NUMBERS 13-14: WHY DO YOU FEAR, GRASSHOPPER?
WHY DID ISRAEL WANT TO STONE CALEB AND JOSHUA?
Another curious story, and Numbers is full of them! This story is about the Lord commanding Moses to command spies from each of the twelve tribes of Israel to go and check out the land of Canaan.
Forward spies or scouts are the most courageous of the courageous. They often go without much cover into enemy territory, and here would be twelve men doing just that. Often the only names we hear are Caleb and Joshua, but I'm going to name all twelve so that they can make the internet: Shammua, Shaphat, Caleb, Igal, Hoshea, Palti, Gaddiel, Gaddi, Ammiel, Sethur, Nahbi, Geuel. Did you see Hoshea in this list? Moses changed his name to one that would become famous, Joshua.
The spies went into the center of Canaan, Hebron, which is between the Dead Sea and Mediterranean Sea. Moses had given the men a spy's check list (13:17-20).
Often this story gets told to children with the emphasis on the courage of Caleb and Joshua (13:30; 14:5-10). Not only were they courageous in scouting, but when they returned, Caleb and Joshua were fearless in reporting, and in the face of opposition of Israel and the other ten spies, they were relentless.
"But the whole congregation threatened to stone them" (Num 14:10 NRSV).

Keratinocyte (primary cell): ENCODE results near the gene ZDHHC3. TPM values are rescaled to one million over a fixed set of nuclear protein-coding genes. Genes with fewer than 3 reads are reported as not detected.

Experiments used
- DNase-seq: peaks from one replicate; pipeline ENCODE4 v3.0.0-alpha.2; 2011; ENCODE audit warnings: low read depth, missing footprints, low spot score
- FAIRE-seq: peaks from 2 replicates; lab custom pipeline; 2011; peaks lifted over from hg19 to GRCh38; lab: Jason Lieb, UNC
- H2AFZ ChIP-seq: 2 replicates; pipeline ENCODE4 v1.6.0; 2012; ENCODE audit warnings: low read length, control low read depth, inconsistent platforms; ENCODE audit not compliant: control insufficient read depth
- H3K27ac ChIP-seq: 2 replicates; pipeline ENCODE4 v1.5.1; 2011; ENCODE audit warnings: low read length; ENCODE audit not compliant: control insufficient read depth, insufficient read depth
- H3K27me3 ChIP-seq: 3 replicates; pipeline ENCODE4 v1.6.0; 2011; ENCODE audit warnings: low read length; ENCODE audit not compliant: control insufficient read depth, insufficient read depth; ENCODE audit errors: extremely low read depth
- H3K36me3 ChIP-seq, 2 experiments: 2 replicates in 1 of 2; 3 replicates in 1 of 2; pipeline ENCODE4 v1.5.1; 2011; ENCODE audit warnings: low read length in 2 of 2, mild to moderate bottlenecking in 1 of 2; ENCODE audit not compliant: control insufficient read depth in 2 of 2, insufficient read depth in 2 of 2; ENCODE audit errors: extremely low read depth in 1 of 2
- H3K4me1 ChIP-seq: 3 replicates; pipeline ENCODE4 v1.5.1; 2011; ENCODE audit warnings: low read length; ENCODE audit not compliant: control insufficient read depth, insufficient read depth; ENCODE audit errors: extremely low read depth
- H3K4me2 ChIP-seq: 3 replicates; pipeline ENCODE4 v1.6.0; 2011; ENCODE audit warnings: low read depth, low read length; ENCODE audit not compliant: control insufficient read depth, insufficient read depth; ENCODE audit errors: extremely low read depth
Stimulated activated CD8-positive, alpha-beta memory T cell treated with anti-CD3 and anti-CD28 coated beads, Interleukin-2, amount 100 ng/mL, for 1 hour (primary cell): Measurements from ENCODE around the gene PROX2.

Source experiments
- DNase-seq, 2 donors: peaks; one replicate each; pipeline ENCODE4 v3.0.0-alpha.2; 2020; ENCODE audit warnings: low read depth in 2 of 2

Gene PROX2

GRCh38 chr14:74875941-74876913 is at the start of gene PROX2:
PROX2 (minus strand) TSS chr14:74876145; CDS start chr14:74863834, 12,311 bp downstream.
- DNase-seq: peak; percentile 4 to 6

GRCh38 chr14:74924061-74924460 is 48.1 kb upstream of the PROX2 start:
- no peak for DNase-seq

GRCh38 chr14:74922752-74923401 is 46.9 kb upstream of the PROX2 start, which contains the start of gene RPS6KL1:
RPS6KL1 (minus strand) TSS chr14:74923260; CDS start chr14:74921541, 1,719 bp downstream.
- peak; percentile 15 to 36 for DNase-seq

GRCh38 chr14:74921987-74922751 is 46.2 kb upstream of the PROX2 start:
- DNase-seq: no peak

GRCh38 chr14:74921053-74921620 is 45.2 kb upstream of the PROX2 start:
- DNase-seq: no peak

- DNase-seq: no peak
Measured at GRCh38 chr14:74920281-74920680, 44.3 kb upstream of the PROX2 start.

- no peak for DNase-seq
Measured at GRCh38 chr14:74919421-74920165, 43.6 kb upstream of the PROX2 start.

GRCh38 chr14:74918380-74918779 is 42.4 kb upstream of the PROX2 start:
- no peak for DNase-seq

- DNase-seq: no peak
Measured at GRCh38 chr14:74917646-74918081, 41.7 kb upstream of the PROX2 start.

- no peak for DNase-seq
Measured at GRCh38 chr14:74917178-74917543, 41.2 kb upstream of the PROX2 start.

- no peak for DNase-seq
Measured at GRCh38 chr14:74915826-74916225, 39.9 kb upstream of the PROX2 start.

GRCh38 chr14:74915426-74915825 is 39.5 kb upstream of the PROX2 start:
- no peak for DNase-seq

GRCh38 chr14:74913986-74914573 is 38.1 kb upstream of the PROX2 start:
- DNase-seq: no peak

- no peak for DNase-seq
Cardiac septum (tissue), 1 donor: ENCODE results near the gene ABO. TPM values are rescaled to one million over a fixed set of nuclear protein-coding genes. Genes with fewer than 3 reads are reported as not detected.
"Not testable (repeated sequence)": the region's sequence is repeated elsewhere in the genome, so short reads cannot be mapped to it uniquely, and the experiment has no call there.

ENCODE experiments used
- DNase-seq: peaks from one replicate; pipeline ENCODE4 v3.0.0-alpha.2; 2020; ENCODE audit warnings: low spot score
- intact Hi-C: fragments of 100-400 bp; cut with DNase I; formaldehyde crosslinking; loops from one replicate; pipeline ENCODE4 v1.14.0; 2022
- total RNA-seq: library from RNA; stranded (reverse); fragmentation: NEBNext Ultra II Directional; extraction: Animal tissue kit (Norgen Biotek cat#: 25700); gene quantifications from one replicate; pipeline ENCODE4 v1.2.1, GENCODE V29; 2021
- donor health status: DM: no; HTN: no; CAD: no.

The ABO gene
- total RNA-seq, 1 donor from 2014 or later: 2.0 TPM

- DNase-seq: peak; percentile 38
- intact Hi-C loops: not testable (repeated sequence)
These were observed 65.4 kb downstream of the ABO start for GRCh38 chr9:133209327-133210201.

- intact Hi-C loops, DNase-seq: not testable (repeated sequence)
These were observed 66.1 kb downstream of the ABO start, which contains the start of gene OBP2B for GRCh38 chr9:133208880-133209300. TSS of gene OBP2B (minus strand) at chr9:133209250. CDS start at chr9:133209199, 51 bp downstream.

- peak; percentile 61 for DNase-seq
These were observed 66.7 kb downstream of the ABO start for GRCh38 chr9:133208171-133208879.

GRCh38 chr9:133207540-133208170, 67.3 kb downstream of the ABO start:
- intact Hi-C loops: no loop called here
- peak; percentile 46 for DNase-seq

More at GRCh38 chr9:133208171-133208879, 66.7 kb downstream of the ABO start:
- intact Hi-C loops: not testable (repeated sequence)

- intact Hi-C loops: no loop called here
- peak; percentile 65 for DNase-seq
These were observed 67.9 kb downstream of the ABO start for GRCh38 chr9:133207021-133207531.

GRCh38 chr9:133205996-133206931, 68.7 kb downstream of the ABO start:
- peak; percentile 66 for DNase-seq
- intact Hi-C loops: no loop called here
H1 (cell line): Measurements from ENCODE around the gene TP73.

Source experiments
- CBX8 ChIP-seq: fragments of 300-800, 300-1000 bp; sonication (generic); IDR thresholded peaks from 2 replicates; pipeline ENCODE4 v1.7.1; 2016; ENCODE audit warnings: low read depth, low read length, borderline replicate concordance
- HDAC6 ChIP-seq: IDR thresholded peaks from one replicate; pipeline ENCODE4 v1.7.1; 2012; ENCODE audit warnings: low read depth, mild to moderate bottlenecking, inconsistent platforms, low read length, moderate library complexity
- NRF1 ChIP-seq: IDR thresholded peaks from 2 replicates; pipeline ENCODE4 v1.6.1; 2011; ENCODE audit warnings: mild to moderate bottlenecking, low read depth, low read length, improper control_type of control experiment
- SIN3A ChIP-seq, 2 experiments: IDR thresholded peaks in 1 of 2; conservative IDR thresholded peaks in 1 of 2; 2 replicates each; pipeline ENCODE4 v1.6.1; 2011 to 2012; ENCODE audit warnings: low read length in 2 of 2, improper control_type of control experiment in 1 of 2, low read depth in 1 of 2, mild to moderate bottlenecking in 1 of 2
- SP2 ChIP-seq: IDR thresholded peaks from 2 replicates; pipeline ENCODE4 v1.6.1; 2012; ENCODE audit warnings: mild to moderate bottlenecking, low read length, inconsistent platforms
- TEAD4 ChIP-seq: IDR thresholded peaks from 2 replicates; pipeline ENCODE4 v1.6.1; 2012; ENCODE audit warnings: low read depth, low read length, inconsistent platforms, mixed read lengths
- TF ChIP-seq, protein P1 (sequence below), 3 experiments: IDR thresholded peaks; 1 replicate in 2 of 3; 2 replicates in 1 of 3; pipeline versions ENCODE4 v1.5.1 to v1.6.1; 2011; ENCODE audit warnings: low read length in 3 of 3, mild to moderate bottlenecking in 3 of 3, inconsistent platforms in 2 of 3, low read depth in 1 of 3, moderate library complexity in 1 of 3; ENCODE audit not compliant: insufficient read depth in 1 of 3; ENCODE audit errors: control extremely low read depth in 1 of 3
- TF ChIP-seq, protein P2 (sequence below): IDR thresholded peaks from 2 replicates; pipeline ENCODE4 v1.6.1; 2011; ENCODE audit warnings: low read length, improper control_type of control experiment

Why did they want to stone Caleb and Joshua? Remember back in Genesis 6:4, the giants in the land, a mysterious horde called Nephilim. Look it up, and no, nobody really knows, but maybe they were giants, legends in the order of bigfoot, or rodents of unusual size, and it appears these Nephilim came back into play when it was time to make excuses for not occupying the land of Canaan. The desert was growing on the them after seeing the intimidating size of the people and land and comparing themselves with their power. In much the same way that we would use hyperbole, they did too.
Caleb had already indicated that Israel could go up to Canaan, but the other spies begged to differ! They said, "The land that we have gone through as spies is a land that devours its inhabitants; and all the people that we saw in it are of great size. There we saw the Nephilim (the Anakites come from the Nephilim) . . ." Then the ten spies, not Caleb and Joshua, said the classic line,
"and to ourselves we seemed like grasshoppers, and so we seemed to them."
This led to great wailing that night in the tents. People were so afraid they wept and complained and wished they'd have died in Egypt rather than for women and children to become booty (14:3). Yes, booty is what the NRSV says, look it up.
Back to the attempted stoning. God intervenes, but they'd be better off with one another's stones than the wrath of Yahweh. God turns to Moses and says, "How long will this people despise me? And how long will they refuse to believe in me, in spite of all the signs that I have done among them? I will strike them with pestilence and disinherit them, and I will make of you a nation greater and mightier than they."
But here is one of the most amazing moments in all of scripture, when Moses talks God down from his anger by appealing to the steadfast love of God that God had already claimed!
But Moses said to the Lord,